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Chicago Defender- The Power of Opportunity: Moving Chicago Forward

By Andrea L. Zopp

When the Chicago Transit Authority announced a major renovation of the Red Line South route, residents living in communities along the Dan Ryan Expressway were skeptical that African Americans would share in the prosperity. This skepticism was justified because for years, that was the norm in Chicago’s construction sector. In the past, very few African Americans had access to contracts and jobs on multimillion-dollar infrastructure projects, even when the improvements took place in our communities.

The Red Line project was different. For starters, there was cooperation among local, state and federal authorities, and community-based organizations. The Chicago Urban League was there, as we’ve been now for many, many years, building pathways to economic opportunity. We created a database of more than 3,000 qualified applicants for the Red Line South reconstruction project that enabled contractors to exceed hiring goals for minorities and women, and helped identify African American subcontractors who could do the work.

The Red Line South project created some 1,500 jobs and $82 million in contracts were awarded to disadvantaged businesses.
“These public projects hadn’t meant anything to the community,” said Congressman Bobby Rush at the October 17th project completion ceremony. “The Red Line changed that.”

Today, there’s talk of a “new normal” when it comes to minority opportunities on major infrastructure work in Chicago. That’s good news with another $4 billion in transit projects to come, including a $240 million expansion of the bus and rail hub at 95th Street. The Red Line South project deserves some credit. But what “changed that,” as Congressman Rush said, are people and organizations such as the Chicago Urban League that never let up on issues that impact the African American community.

For nearly a century, the Chicago Urban League has distinguished itself as a trusted thought leader and convener of partners with the capabilities and resources to advance issues that impact the communities we serve. We do this on a broad level with the knowledge that the more we provide opportunities to African Americans to enter the economic mainstream, the stronger the city of Chicago becomes. Every day we leverage the power of opportunity tackle the tough issues with the knowledge that making meaningful, lasting change takes time and commitment.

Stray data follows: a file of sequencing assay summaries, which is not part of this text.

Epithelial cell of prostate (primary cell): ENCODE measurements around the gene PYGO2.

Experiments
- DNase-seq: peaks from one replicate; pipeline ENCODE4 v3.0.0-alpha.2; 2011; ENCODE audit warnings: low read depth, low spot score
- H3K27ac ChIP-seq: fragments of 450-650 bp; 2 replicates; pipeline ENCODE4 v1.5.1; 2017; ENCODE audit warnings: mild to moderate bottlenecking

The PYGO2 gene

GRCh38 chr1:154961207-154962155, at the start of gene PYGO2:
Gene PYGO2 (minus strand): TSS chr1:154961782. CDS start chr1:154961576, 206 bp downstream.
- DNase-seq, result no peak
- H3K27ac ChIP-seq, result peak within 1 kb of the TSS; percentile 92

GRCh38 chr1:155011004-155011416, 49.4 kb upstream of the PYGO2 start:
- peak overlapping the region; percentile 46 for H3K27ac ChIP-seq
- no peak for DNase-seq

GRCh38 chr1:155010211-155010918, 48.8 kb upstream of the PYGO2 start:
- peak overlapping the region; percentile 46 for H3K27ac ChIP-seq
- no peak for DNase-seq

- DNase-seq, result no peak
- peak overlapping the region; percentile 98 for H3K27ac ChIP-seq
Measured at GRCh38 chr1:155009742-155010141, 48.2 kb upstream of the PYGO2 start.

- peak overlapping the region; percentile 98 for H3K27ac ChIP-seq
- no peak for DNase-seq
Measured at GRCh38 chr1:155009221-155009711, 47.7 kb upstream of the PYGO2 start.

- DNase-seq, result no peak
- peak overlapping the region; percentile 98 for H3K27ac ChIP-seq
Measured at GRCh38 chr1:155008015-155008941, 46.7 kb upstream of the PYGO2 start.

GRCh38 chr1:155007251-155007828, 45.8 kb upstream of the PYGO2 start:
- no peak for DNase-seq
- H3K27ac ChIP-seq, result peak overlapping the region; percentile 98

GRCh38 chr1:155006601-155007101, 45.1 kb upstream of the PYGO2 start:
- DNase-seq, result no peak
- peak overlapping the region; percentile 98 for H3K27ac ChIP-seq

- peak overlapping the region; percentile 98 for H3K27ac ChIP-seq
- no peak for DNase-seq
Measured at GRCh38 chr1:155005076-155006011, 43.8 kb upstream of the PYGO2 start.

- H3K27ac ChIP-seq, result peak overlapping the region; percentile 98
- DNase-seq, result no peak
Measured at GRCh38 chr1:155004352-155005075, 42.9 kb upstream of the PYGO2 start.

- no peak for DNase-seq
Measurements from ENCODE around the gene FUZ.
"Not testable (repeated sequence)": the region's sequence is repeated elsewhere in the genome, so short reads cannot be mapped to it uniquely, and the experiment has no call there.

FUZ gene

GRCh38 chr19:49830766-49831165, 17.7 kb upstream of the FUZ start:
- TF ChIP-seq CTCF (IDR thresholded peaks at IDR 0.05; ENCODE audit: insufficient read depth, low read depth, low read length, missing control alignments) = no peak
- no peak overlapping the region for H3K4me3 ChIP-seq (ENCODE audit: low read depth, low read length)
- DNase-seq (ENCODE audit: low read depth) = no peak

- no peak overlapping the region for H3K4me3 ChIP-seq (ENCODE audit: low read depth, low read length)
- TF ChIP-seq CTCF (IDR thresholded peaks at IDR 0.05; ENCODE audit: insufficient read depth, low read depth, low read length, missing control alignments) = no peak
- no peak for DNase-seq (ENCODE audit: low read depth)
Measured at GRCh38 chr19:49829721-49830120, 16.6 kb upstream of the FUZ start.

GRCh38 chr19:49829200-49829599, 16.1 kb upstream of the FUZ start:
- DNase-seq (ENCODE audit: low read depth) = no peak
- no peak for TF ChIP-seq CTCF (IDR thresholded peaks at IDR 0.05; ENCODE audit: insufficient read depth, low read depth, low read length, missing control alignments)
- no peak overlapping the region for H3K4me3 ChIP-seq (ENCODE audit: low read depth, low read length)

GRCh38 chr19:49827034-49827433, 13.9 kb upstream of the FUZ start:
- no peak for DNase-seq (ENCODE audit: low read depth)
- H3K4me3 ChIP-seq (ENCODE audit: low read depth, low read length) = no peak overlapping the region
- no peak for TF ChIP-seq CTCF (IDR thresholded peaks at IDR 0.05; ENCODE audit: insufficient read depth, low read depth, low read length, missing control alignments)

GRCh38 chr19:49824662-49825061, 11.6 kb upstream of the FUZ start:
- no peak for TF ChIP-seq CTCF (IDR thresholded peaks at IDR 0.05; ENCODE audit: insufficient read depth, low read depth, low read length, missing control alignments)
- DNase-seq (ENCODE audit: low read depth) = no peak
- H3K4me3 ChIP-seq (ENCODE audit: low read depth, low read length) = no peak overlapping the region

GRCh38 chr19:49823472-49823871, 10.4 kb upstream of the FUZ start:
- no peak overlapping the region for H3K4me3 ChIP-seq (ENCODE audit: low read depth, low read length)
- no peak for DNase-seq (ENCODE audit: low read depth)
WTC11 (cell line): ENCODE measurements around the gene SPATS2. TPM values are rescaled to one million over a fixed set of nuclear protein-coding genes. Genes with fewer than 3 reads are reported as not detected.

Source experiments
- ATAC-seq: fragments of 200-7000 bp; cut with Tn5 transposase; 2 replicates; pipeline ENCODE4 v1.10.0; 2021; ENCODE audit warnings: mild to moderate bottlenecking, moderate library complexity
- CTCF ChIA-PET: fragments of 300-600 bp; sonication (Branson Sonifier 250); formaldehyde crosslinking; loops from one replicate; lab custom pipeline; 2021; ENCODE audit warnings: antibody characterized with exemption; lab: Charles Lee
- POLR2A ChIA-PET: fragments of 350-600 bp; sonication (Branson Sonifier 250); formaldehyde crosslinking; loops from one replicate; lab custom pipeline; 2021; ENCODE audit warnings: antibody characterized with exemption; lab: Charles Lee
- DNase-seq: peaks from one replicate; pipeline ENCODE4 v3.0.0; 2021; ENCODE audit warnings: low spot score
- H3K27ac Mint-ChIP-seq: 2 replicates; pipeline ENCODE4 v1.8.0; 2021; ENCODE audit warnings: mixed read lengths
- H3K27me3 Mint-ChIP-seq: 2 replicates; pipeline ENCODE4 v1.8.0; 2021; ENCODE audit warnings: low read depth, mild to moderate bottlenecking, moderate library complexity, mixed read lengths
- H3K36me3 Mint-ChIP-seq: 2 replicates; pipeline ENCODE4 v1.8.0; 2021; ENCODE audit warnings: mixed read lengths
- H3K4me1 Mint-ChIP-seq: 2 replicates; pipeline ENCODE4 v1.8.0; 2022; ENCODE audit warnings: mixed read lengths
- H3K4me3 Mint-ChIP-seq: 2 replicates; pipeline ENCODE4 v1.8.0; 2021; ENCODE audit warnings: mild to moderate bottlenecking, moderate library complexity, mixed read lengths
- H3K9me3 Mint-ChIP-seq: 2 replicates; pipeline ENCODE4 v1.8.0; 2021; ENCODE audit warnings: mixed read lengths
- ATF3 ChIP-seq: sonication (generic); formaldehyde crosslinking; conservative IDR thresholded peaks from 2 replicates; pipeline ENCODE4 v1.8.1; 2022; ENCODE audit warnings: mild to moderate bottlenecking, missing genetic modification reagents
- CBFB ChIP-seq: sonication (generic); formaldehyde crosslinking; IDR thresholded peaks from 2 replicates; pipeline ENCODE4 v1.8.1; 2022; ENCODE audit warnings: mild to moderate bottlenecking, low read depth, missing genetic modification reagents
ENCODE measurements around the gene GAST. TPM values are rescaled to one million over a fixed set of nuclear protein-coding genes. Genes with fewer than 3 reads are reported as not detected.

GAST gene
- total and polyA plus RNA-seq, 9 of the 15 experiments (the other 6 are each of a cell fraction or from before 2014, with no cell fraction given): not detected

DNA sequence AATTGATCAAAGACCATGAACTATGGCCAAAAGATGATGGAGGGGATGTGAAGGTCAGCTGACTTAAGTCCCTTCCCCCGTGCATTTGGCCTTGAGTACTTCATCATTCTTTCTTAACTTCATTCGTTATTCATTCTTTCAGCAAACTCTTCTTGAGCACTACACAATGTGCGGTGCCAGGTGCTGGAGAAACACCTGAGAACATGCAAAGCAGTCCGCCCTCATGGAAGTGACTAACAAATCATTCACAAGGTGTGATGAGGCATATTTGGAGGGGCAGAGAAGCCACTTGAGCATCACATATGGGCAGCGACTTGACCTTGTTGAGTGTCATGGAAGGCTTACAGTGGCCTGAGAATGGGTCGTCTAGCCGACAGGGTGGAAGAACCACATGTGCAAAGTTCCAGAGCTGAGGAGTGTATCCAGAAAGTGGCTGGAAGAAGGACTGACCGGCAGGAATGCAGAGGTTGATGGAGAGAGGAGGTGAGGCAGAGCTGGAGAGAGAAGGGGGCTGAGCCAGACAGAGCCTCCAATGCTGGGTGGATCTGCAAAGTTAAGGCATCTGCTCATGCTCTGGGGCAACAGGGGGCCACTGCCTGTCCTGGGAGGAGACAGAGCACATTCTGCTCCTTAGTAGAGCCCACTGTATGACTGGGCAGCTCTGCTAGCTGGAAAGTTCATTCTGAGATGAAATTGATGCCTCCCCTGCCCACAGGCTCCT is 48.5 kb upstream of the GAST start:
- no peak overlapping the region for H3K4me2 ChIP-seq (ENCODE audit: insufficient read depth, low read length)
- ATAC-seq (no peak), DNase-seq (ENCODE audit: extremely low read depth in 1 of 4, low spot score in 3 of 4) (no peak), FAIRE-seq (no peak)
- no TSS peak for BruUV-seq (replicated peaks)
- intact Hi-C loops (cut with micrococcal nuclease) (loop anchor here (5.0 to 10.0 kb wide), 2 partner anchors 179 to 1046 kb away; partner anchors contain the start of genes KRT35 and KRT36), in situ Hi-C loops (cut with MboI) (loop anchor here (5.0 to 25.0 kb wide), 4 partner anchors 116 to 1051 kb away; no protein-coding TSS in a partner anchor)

It is our track record of advocating for equality in the construction sector and connecting people to jobs and training that earned us the invitation to lead community engagement on hiring and contracting for the Red Line South reconstruction. We marched in the 1950s and ‘60s to demand access to good-paying construction jobs. In the 1980s and ‘90s, we pointed out the disparities in minority hiring and contracting, and recommended solutions.

In 2007, we convened educators, labor leaders, builders and elected officials to the table to open a dialogue and put an end to old rivalries and rhetoric. And in 2012, we spearheaded an initiative to pair minority contractors with larger, majority owned firms on major infrastructure projects. We see the big picture and the long term benefits.

We’re also leveraging the power of opportunity to change individual lives through our programming. Our recent track record includes one hundred percent of our urbanSCHOLARS participants who applied to college were accepted and received more than $200,000 in scholarships. Our housing programs provided counseling to enable hundreds of homeowners at risk of foreclosure to modify mortgage loans.

More than 1,500 individuals received employment search assistance and training, financial literacy education and employment coaching and job placement support. Of the 200 African American adolescents served in last year, 90 percent improved school attendance and engagement and 80 were placed in summer jobs. And of the African American men we served in our human capital development program, 95 percent improved their relationships with their children and their ability to support their families.

And last spring, we worked with partners like United, US Foods, AAR, and The Middleby Corporation and launched an innovative crowd funding campaign that supported a cultural exchange trip to China for 23 Chicago Public Schools students. Providing opportunity does bring about change.

“The Power of Opportunity: Moving Chicago Forward” is the theme of the Chicago Urban League’s 52nd annual Golden Fellowship Dinner. On November 9, we’ll be honoring two civil rights icons: the Rev. Jesse L. Jackson Sr. and actor Louis Gossett Jr., with the Edwin C. “Bill” Berry Award, named for our esteemed past president. The host will be comedian Damon Williams and entertainment will be provided by legendary R&B trio The O’Jays. I sure hope they perform their hit “Love Train.”

And, speaking of trains, change is like a train, a slow-moving one at that. To fight resistance that is deeply entrenched, we’ve got to get on board and ride it out through the rough spots. The only way to move this city forward is if we all stay on track. On November 9, we will thank those who have been on this journey with us and set the course for the advocacy, programming and collaborations to come. We hope you will join us.

Andrea L. Zopp is President and CEO of the Chicago Urban League.